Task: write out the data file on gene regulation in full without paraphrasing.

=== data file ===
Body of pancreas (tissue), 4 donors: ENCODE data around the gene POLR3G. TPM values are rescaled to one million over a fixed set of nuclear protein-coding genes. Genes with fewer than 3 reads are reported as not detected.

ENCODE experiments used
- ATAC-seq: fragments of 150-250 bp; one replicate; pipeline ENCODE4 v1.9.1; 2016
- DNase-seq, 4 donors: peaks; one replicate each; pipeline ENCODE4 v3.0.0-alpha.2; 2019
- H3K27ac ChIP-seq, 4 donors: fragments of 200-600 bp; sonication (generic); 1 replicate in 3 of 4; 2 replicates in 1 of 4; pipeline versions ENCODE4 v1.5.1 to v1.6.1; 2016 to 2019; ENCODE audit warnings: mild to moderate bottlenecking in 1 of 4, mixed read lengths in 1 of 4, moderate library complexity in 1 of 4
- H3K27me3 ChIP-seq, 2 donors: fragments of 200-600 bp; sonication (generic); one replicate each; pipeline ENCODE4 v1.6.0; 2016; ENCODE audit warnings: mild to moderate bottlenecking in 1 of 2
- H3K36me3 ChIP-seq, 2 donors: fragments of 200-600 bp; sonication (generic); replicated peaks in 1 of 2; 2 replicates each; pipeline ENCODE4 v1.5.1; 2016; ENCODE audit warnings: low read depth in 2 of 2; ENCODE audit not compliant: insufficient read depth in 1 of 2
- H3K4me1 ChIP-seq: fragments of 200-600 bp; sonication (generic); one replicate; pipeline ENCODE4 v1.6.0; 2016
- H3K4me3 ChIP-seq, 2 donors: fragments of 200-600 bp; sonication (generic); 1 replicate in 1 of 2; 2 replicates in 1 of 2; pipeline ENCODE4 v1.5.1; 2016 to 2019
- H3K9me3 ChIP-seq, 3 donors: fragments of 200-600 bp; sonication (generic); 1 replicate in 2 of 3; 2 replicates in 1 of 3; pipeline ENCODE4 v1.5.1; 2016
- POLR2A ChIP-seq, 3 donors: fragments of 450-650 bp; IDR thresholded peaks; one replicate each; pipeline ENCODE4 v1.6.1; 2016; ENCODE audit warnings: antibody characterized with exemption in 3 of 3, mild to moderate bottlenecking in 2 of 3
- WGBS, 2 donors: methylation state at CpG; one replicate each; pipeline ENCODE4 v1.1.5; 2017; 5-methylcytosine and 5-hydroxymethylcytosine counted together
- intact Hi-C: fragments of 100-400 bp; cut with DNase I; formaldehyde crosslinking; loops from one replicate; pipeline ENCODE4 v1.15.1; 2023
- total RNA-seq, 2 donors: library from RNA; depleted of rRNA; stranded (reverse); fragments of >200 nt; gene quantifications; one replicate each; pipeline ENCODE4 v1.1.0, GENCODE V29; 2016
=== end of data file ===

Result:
Body of pancreas (tissue), 4 donors: ENCODE data around the gene POLR3G. TPM values are rescaled to one million over a fixed set of nuclear protein-coding genes. Genes with fewer than 3 reads are reported as not detected.

ENCODE experiments used
- ATAC-seq: fragments of 150-250 bp; one replicate; pipeline ENCODE4 v1.9.1; 2016
- DNase-seq, 4 donors: peaks; one replicate each; pipeline ENCODE4 v3.0.0-alpha.2; 2019
- H3K27ac ChIP-seq, 4 donors: fragments of 200-600 bp; sonication (generic); 1 replicate in 3 of 4; 2 replicates in 1 of 4; pipeline versions ENCODE4 v1.5.1 to v1.6.1; 2016 to 2019; ENCODE audit warnings: mild to moderate bottlenecking in 1 of 4, mixed read lengths in 1 of 4, moderate library complexity in 1 of 4
- H3K27me3 ChIP-seq, 2 donors: fragments of 200-600 bp; sonication (generic); one replicate each; pipeline ENCODE4 v1.6.0; 2016; ENCODE audit warnings: mild to moderate bottlenecking in 1 of 2
- H3K36me3 ChIP-seq, 2 donors: fragments of 200-600 bp; sonication (generic); replicated peaks in 1 of 2; 2 replicates each; pipeline ENCODE4 v1.5.1; 2016; ENCODE audit warnings: low read depth in 2 of 2; ENCODE audit not compliant: insufficient read depth in 1 of 2
- H3K4me1 ChIP-seq: fragments of 200-600 bp; sonication (generic); one replicate; pipeline ENCODE4 v1.6.0; 2016
- H3K4me3 ChIP-seq, 2 donors: fragments of 200-600 bp; sonication (generic); 1 replicate in 1 of 2; 2 replicates in 1 of 2; pipeline ENCODE4 v1.5.1; 2016 to 2019
- H3K9me3 ChIP-seq, 3 donors: fragments of 200-600 bp; sonication (generic); 1 replicate in 2 of 3; 2 replicates in 1 of 3; pipeline ENCODE4 v1.5.1; 2016
- POLR2A ChIP-seq, 3 donors: fragments of 450-650 bp; IDR thresholded peaks; one replicate each; pipeline ENCODE4 v1.6.1; 2016; ENCODE audit warnings: antibody characterized with exemption in 3 of 3, mild to moderate bottlenecking in 2 of 3
- WGBS, 2 donors: methylation state at CpG; one replicate each; pipeline ENCODE4 v1.1.5; 2017; 5-methylcytosine and 5-hydroxymethylcytosine counted together
- intact Hi-C: fragments of 100-400 bp; cut with DNase I; formaldehyde crosslinking; loops from one replicate; pipeline ENCODE4 v1.15.1; 2023
- total RNA-seq, 2 donors: library from RNA; depleted of rRNA; stranded (reverse); fragments of >200 nt; gene quantifications; one replicate each; pipeline ENCODE4 v1.1.0, GENCODE V29; 2016